Provides mental health treatment that empowers individuals and families to achieve recovery, and serves to promote personal and community wellness. We want to help ensure that individuals can better manage, achieve their hopes, dreams and quality life goals and live, work and participate in their community. We value the strengths and assets and strive to tailor treatment to each individual and family. Mon. - Fri.: 9 a.m. - 7 p.m. Sat.: By appointment 1136 W. 17th St., Suite B 812-929-2193

Dr. Mary Ann Bough, Sue Bough Delia Igo, Jennifer Wilson, Sue Jacobs

Discover Chiropractic for the Entire Family! We are a stateof-the-art chiropractic facility using computerized analysis and adjustment techniques. We specialize in gentle “no-TwistTurn” adjusting of infants to seniors! We are close to campus and near major bus routes. New patients are welcomed and most insurance plans accepted. Call today and find out how you and your family can stay naturally healthy with chiropractic care. Mon., Wed., Fri: 8:30 a.m. - 6 p.m. Tue.: 1 - 6 p.m. 3901 Hagan St., Suite C 812-336-7552 Emergency: 812-219-4927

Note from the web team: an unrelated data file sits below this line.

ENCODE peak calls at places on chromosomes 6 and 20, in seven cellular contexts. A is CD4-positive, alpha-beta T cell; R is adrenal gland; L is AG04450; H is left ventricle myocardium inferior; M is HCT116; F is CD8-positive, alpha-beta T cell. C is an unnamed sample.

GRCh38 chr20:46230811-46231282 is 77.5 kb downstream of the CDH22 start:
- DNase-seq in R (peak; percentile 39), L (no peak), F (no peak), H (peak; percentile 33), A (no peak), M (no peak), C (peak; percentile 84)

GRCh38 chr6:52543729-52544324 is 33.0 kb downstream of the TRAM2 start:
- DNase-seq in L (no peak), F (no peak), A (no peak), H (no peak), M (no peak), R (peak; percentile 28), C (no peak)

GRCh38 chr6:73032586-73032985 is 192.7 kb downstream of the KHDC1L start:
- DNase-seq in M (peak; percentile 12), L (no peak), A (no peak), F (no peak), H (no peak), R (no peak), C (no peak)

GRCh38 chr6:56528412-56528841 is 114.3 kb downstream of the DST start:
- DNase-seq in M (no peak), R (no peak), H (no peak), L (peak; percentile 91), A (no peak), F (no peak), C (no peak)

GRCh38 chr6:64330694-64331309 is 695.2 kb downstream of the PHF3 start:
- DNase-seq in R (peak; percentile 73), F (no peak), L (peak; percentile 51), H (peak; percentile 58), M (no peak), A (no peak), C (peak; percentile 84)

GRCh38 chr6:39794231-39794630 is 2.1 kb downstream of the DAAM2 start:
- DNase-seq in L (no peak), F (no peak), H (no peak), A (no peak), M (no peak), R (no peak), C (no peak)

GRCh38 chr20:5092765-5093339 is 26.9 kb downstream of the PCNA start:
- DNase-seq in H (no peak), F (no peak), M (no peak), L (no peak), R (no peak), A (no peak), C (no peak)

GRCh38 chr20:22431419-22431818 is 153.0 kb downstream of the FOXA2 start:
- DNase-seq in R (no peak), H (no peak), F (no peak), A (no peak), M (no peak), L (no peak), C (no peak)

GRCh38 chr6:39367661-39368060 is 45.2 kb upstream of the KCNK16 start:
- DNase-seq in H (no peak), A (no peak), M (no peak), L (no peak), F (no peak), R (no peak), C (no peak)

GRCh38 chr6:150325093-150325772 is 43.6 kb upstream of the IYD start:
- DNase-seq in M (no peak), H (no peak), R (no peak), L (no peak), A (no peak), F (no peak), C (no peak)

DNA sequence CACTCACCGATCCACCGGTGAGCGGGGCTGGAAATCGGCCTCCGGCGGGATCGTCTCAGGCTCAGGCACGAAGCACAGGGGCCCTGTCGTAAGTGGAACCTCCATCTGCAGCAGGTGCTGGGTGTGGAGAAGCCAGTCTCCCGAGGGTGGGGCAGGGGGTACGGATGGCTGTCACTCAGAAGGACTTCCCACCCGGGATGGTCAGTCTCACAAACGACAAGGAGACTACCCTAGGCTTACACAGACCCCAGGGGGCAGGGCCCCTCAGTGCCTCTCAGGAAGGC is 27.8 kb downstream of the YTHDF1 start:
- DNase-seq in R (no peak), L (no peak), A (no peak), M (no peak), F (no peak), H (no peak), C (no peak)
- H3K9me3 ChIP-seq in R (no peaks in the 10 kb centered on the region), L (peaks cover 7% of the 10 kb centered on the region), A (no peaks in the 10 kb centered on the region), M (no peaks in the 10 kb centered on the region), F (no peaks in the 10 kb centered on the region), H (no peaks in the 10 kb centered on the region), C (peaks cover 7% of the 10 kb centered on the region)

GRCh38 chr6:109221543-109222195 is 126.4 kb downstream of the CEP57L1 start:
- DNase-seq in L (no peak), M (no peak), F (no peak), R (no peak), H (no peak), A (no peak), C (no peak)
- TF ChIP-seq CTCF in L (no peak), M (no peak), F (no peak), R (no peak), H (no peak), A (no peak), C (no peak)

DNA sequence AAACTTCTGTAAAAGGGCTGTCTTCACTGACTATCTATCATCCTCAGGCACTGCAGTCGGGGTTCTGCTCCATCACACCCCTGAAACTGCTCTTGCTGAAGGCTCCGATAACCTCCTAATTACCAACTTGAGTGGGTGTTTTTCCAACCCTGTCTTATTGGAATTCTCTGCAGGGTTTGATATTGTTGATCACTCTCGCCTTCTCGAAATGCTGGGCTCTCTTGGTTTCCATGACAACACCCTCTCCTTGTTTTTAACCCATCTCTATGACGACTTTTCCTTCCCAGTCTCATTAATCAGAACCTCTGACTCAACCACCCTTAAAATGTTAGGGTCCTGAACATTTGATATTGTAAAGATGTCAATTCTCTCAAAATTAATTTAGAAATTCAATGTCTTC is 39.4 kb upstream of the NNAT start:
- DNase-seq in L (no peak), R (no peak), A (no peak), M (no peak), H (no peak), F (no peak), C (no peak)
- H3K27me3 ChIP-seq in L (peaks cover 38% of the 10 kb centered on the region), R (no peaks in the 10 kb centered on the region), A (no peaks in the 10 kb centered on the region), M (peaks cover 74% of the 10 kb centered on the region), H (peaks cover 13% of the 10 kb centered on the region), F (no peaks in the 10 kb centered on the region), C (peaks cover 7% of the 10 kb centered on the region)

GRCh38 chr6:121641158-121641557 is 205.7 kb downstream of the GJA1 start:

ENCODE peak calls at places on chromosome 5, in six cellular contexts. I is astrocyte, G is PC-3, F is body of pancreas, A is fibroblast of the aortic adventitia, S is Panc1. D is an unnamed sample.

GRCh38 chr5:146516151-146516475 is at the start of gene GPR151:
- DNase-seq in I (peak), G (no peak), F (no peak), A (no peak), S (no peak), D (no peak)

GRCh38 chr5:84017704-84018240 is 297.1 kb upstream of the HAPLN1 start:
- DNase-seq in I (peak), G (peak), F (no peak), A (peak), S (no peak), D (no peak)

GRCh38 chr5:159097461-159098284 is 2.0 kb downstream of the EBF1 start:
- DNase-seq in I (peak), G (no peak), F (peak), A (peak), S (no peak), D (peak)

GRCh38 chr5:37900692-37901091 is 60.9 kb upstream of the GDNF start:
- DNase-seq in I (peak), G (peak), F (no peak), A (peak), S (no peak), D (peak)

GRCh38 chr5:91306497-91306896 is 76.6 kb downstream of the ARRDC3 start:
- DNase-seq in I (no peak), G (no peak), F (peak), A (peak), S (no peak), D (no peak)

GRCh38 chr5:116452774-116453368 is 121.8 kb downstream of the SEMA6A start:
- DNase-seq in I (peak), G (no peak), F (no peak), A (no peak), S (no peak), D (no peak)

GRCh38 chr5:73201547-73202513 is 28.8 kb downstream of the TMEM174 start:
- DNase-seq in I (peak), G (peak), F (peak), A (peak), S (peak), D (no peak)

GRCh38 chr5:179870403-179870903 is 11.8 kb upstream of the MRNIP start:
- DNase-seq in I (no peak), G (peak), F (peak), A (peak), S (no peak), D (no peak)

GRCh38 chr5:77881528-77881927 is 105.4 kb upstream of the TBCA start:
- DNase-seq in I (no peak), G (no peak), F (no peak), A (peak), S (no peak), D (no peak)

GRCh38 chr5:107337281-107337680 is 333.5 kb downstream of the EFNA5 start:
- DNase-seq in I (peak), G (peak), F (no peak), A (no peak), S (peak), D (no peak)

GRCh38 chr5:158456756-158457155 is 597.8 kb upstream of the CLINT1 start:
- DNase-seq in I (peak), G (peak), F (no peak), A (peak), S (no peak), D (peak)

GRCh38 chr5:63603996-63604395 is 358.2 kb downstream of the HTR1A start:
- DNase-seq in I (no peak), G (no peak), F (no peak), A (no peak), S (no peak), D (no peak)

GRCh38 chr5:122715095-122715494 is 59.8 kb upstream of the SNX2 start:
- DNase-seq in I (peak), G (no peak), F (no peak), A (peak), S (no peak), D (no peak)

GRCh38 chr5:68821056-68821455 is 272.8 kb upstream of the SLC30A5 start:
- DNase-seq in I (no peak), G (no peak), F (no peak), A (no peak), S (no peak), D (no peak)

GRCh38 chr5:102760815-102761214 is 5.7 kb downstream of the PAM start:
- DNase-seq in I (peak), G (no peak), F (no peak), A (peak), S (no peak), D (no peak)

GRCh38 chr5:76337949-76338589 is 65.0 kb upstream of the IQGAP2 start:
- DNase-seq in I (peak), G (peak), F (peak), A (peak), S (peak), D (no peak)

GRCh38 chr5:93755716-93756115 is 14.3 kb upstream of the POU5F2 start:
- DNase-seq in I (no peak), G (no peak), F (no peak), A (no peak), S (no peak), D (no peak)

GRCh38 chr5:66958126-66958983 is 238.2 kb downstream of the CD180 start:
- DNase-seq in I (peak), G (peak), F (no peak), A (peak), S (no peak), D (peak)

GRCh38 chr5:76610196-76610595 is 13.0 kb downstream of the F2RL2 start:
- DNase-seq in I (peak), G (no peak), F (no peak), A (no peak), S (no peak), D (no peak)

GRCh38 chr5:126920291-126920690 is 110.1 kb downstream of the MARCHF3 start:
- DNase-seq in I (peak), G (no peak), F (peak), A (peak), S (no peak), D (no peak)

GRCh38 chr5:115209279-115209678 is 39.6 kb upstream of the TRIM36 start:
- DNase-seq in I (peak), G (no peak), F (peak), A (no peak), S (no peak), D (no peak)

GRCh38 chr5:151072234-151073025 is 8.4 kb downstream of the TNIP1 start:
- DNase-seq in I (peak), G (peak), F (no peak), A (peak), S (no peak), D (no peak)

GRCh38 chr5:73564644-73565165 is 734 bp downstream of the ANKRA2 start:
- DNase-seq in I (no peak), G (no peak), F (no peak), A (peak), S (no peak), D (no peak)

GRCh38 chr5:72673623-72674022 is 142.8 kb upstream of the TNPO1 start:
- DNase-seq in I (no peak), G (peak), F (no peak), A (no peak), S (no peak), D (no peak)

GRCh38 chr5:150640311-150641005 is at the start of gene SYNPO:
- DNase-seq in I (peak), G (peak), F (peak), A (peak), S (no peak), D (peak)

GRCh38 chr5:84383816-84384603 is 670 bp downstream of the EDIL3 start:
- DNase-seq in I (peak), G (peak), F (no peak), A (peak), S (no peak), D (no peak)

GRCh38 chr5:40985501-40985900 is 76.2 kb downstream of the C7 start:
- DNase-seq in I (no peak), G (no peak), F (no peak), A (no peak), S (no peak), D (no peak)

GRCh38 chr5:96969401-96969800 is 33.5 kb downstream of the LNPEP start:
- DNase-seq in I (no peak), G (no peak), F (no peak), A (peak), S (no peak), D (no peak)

The Health Directory is your guide to health and wellness in the Bloomington area.

People are becoming increasingly motivated to make choices that have a beneficial impact on their health and quality of life. Making such choices on a daily basis gradually shapes a new lifestyle. At Touchstone, we call this a “wellness lifestyle.” Therapeutic massage and mindful yoga provide many health benefits, and are excellent additions to your wellness lifestyle. At Touchstone, you’ll find a comfortable setting and caring atmosphere to support the wellness lifestyle you are creating. Mon. - Fri.: 9 a.m. - 8 p.m. Sat.: 9 a.m. - 7 p.m. Sun.: 1 p.m. - 6 p.m. 2864 E. Buick Cadillac 812-337-3529